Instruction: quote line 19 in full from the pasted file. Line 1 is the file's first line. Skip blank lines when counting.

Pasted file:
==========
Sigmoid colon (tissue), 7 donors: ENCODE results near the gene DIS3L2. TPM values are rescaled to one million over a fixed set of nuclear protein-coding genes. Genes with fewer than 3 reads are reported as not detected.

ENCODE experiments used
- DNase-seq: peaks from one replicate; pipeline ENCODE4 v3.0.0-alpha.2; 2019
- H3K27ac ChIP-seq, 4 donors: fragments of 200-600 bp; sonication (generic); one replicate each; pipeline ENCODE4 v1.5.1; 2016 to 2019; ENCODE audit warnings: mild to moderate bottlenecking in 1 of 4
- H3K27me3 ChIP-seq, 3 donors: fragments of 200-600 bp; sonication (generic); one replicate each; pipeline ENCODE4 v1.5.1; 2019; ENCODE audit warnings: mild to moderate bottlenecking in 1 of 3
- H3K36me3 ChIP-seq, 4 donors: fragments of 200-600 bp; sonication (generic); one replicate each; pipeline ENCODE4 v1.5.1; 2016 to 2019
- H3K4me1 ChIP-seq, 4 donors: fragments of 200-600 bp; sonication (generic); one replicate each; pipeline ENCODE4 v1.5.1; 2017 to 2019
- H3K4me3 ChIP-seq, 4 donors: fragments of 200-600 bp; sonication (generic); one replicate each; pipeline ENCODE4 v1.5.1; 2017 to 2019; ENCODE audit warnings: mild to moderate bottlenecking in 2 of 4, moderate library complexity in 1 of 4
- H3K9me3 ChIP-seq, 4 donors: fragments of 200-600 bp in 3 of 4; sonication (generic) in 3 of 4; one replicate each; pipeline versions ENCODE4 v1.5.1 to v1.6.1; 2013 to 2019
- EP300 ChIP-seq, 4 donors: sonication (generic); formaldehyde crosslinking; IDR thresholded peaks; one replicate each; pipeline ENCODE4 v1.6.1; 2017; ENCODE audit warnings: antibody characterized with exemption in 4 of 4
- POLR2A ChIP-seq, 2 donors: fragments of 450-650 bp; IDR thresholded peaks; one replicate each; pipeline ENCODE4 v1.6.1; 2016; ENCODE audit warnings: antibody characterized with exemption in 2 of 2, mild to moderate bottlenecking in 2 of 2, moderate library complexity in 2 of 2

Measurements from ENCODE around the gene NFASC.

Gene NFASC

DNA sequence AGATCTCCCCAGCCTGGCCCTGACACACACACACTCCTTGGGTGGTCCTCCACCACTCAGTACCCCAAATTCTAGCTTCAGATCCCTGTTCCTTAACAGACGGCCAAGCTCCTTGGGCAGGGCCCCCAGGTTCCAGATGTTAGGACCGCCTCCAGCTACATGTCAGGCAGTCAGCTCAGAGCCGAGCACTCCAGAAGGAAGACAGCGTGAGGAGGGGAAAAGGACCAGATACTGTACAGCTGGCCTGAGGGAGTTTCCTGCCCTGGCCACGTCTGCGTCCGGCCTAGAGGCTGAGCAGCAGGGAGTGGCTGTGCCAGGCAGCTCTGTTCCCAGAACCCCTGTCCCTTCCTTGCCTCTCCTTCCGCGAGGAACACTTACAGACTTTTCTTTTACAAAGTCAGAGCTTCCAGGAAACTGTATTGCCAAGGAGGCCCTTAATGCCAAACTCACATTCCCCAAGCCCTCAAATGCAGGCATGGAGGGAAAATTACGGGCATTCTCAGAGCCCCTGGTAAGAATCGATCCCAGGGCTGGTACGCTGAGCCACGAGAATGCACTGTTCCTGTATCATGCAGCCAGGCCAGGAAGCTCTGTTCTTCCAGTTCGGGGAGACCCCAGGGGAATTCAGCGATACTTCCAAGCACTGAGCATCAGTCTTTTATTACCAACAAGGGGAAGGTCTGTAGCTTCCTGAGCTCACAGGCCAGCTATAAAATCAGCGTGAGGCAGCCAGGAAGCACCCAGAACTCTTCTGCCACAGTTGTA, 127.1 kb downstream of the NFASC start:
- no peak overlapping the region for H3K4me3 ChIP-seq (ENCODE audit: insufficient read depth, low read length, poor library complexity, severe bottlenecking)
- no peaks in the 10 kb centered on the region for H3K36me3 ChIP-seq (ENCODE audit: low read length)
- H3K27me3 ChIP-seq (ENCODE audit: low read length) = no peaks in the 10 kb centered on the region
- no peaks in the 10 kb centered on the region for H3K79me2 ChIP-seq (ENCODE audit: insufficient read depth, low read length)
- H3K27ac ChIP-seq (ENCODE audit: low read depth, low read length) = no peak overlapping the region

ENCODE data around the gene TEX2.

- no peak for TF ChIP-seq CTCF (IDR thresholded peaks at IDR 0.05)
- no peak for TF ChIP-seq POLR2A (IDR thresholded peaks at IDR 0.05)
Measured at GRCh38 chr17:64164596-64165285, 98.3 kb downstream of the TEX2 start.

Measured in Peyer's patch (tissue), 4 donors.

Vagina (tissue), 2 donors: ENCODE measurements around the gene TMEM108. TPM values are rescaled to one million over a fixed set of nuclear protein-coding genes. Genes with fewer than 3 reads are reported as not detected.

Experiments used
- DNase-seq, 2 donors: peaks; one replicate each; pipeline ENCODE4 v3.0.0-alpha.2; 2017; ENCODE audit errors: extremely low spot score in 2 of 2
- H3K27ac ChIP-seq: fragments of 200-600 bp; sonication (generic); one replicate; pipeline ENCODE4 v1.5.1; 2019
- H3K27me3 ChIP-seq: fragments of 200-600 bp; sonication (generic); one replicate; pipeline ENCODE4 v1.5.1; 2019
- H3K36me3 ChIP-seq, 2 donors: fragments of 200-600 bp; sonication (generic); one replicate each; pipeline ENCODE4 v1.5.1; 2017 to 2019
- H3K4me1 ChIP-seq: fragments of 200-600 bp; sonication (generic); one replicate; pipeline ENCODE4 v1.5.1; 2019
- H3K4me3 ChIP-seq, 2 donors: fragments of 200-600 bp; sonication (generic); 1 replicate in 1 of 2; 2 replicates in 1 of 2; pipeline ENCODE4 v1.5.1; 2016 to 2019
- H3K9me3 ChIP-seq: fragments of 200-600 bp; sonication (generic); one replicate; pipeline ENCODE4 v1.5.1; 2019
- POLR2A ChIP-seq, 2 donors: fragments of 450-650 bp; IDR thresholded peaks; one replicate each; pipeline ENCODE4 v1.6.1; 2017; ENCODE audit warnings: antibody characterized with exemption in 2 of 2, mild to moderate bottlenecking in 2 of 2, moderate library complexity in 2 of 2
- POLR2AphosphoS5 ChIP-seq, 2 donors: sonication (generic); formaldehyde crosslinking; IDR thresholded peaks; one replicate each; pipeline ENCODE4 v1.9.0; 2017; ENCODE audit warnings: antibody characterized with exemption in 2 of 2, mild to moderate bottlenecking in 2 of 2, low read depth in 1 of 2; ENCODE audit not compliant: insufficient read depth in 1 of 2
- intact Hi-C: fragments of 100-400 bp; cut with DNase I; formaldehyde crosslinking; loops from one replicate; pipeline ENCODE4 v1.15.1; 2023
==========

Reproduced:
- H3K27ac ChIP-seq (ENCODE audit: low read depth, low read length) = no peak overlapping the region